Businesses are always looking for ways to edge out the competition, streamline administration and lower overhead costs. In an increasingly high tech economy, it’s no wonder that many businesses have taken strides to cut out the middlemen, allocate multiple responsibilities to individual employees and increase profit margins. The introduction of Amazon Supply seems to be in line with those ambitions, although it’s unlikely that the new branch of the online conglomerate will have a significant impact on industry competition.
What is Amazon Supply?
Amazon Supply is a new branch of the online shopping website that targets business supply purchases. Unlike its traditional website, which has been likened to the Internet’s digital Walmart, Amazon’s newest venture is competing with major supply companies that traditional businesses rely on for day to day commerce. Although the site is still in beta mode (meaning the company is testing its effectiveness in the market), its introduction has signaled an increasingly noticeable shift for the retailer from targeting individual consumers to appealing to business owners and managers.
Amazon Supply seems to sell all types of common business needs. From janitorial and sanitation supplies, to basic office products, like staplers and paper, the company sells more than a half million products on its site. This means that Amazon — a name that normally sends chills down the spines of major retail websites, like eBay — will now be competing with a whole new genre of supply companies.
Who is the competition?
Grainger, for example, is one of the leading industrial suppliers of circuit protection equipment in the world. It currently offers more than 900,000 products to its customers, and its target consumers are busy business owners. The company — which seems like the antithesis of a website that started by selling books — will now be a competitor of Amazon. But chances are good that Grainger won’t have much to worry about.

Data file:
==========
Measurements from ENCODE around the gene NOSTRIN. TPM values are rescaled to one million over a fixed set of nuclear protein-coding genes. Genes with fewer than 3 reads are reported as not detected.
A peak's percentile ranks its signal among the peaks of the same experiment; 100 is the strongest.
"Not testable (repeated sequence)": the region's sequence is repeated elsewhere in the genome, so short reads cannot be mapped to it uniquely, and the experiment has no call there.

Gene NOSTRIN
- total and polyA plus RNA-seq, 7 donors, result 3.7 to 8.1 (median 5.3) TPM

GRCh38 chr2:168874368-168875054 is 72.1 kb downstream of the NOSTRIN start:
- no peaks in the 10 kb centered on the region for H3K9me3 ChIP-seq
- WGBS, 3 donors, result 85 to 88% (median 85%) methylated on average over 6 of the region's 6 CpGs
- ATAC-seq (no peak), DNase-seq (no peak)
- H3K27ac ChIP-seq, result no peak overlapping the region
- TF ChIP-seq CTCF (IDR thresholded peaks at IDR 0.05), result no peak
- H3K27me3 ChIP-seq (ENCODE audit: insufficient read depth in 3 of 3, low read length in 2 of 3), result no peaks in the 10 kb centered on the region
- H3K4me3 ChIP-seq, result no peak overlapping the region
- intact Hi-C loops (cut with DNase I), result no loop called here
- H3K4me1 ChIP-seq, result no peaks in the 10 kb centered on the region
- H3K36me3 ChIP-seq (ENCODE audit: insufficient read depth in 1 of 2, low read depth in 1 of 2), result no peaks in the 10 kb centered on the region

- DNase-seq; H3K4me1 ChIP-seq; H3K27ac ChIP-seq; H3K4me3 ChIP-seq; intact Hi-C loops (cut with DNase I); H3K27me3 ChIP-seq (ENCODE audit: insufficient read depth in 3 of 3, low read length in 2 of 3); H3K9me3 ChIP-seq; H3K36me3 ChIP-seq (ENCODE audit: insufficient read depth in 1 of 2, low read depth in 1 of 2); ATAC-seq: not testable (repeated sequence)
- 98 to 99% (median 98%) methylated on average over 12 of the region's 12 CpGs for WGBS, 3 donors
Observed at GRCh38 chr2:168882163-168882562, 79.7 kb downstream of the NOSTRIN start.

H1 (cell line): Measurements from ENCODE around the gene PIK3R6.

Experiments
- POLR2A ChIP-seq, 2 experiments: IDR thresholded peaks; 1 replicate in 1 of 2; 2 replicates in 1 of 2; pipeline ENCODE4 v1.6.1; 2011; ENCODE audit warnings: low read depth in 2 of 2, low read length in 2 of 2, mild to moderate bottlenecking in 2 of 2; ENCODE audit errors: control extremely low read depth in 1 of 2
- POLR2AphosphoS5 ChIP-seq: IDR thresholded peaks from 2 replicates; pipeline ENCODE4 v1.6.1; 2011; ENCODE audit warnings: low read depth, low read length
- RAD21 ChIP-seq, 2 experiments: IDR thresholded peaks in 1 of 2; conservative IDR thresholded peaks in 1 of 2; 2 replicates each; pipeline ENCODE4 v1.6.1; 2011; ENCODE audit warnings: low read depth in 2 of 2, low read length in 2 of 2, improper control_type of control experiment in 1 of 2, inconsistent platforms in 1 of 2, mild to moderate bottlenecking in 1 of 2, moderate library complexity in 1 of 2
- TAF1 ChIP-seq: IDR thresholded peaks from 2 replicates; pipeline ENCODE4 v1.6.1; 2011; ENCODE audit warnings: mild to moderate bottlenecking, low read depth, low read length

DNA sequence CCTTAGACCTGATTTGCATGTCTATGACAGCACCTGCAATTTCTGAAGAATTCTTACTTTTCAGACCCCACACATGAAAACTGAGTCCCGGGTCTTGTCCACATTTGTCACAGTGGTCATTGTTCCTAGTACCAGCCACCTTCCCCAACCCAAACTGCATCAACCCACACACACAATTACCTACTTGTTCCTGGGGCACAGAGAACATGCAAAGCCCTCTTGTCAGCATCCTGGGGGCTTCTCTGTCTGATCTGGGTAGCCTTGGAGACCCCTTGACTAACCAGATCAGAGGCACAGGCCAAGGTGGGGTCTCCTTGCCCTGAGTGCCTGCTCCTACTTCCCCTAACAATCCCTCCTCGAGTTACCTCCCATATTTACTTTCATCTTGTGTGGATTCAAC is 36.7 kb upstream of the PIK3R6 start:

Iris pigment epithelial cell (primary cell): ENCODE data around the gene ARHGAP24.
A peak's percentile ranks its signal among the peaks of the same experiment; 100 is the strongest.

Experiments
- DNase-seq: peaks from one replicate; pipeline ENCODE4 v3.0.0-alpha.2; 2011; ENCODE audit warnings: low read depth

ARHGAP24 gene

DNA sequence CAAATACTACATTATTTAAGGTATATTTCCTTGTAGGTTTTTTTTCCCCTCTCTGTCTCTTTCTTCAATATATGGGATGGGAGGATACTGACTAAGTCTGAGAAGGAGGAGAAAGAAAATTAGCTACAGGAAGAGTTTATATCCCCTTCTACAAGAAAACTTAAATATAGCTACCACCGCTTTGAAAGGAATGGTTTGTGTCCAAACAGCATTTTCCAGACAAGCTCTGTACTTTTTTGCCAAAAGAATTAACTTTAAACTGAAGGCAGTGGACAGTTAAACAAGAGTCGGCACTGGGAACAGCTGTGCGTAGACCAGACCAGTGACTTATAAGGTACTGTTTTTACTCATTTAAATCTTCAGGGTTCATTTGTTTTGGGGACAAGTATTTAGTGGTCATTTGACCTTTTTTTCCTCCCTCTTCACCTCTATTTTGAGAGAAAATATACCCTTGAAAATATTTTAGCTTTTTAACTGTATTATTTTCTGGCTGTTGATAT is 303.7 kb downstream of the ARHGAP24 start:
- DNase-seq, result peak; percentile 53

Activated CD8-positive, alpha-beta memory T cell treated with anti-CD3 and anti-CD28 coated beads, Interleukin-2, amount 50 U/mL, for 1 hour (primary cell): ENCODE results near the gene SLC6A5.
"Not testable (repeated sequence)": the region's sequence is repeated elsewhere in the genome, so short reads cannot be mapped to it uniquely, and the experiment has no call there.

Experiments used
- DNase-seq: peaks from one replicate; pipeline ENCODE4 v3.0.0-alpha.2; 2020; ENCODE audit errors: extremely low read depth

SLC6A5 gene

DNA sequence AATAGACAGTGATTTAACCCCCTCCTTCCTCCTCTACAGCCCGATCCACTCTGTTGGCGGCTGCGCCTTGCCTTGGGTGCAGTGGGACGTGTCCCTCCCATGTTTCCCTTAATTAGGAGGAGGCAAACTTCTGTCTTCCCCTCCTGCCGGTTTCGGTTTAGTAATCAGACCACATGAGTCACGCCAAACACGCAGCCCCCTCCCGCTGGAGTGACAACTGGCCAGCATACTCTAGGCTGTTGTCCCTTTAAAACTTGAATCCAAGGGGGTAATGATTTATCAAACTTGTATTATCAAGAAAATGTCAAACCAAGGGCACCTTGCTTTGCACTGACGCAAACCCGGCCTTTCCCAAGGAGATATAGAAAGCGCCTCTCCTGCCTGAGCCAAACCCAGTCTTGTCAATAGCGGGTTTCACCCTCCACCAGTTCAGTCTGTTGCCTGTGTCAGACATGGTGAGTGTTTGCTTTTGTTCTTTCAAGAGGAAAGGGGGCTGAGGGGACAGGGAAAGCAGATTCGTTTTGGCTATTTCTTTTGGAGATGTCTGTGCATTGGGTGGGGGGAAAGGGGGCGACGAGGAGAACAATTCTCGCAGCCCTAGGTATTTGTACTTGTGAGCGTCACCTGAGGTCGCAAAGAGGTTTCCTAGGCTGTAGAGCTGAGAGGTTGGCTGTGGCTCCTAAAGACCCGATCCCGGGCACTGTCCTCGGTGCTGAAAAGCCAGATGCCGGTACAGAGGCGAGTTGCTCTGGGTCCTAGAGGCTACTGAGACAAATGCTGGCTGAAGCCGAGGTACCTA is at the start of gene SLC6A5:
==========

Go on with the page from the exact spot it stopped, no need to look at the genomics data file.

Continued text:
Although technically, Amazon may have the reputation and name association to expand to the supply business, that doesn’t necessarily mean that business owners will flock to the new Amazon Supply site for industrial supply needs. Even if prices are slightly lower than other major business suppliers, like Grainger, business owners are accustomed to personalized service from customer service representatives who not only remember their business needs, but remember their names too.
Right now, Amazon Supply is attempting to appeal to customer service preferences by offering a 365-day return policy, complimentary two-day shipping on orders over $50, lines of credit, bulk ordering and a dedicated customer support department that is not available to customers of the original Amazon website. However, that doesn’t necessarily please business owners who are used to a more customized experience with many of those same benefits elsewhere.
For example, Grainger Industrial Supply not only operates an online website with dedicated support, it also encourages customers to visit their local Grainger branches. A Grainger catalogue is a must on every site manager’s desk, and many in construction have their favorite product numbers and Grainger’s direct line memorized. Grainger also takes its services further to provide its customers with repair and maintenance solutions for the industrial products it sells.
Nothing to worry about
Although many businesses are scrambling to be at the front of the technological curve, behind the scenes, business owners know that customer service will always be king — and they expect it for themselves. Although some business owners will undoubtedly use Amazon Supply for some basic purchases, the new website is unlikely to have a profound affect on big industry competition.